If he can make it there, he’ll make it anywhere
It could jeopardize counterterror programs and thereby endanger Americans, but who cares? “9/11 mastermind Khalid Sheikh Mohammed to go on trial in New York,” from the Telegraph, November 13 (thanks to Anne Crockett):
President Barack Obama said the September 11 mastermind Khalid Sheikh Mohammed and four other Guantanamo Bay detainees will be put on trial in New York City.
Speaking in Tokyo, Mr Obama said Mohammed, the self-proclaimed organiser of the al-Qaeda terrorist plot that killed almost 3,000 people in 2001, would face “exacting” US justice.
Bringing such notorious suspects to US soil to face trial would be a key step in Mr Obama’s plan to close the US detention centre at Guantanamo Bay.
Mr Obama initially planned to close the centre at the US naval base on Cuba by Jan 22 next year, but his administration is no longer expected to meet that deadline.
It is also a major legal and political test of Mr Obama’s overall approach to terrorism. If the case suffers legal setbacks, the administration will face second-guessing from those who never wanted it in a civilian courtroom.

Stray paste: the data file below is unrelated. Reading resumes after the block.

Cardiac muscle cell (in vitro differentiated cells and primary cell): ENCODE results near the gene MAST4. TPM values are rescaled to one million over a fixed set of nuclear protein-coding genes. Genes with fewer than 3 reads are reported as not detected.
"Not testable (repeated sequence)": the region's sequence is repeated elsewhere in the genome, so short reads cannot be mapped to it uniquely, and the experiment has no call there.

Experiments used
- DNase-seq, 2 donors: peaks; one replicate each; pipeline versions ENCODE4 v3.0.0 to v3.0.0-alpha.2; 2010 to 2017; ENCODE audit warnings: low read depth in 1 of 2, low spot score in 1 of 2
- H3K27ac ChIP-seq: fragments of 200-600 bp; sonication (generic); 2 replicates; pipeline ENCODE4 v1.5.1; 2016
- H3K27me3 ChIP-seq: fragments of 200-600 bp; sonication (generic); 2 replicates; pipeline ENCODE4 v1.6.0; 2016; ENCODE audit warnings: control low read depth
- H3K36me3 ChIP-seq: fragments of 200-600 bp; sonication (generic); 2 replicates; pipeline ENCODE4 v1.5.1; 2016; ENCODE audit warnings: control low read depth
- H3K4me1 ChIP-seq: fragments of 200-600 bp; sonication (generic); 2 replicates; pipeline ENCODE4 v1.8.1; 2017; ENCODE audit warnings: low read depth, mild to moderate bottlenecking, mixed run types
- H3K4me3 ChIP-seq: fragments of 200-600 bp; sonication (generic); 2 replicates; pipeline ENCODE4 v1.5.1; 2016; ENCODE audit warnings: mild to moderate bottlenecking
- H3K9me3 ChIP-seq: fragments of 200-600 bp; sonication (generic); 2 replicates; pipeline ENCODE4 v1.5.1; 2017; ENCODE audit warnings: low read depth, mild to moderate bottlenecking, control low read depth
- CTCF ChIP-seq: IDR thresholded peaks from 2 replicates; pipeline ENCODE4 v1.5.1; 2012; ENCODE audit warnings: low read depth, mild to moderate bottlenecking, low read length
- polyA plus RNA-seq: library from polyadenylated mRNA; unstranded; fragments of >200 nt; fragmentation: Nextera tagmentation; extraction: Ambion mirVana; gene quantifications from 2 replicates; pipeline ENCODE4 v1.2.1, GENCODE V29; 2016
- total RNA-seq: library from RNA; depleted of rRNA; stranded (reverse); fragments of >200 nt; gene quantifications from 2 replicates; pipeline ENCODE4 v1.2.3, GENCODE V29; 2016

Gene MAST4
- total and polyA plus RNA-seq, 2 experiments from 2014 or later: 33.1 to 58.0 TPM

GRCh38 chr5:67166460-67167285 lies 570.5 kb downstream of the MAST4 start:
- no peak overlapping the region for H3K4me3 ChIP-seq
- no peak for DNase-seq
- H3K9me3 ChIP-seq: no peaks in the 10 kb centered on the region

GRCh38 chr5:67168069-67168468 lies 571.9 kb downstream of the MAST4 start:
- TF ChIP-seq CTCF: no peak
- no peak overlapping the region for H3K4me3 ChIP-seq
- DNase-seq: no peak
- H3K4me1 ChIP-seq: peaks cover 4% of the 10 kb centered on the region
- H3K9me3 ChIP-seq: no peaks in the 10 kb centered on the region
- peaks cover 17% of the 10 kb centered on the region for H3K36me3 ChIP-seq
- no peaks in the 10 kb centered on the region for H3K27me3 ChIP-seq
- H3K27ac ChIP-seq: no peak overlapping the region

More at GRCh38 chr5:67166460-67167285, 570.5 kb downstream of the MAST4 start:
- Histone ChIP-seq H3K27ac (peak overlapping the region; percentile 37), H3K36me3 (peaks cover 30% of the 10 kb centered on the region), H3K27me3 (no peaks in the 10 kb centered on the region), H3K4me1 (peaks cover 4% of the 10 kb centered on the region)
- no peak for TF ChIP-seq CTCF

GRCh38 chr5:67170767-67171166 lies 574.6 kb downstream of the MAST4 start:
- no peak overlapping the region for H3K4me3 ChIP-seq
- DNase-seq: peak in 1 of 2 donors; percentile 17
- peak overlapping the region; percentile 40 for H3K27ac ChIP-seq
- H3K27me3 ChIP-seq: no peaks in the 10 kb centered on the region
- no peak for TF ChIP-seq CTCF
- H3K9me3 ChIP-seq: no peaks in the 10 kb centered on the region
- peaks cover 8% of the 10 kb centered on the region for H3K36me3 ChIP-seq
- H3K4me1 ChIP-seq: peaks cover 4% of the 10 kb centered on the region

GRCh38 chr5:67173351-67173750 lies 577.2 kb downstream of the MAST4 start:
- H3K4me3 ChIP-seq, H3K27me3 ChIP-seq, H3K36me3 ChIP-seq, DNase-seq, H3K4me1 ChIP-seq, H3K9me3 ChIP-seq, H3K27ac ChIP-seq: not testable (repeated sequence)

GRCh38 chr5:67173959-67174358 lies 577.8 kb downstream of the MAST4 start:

The New York case may force the court system to confront a host of difficult legal issues surrounding counter-terrorism programmes begun after the 2001 attacks, including the harsh interrogation techniques once used on some of the suspects while in CIA custody. The most severe method – waterboarding, or simulated drowning – was used on Mohammed 183 times in 2003, before the practice was banned….
It’s up to you, New York, New York!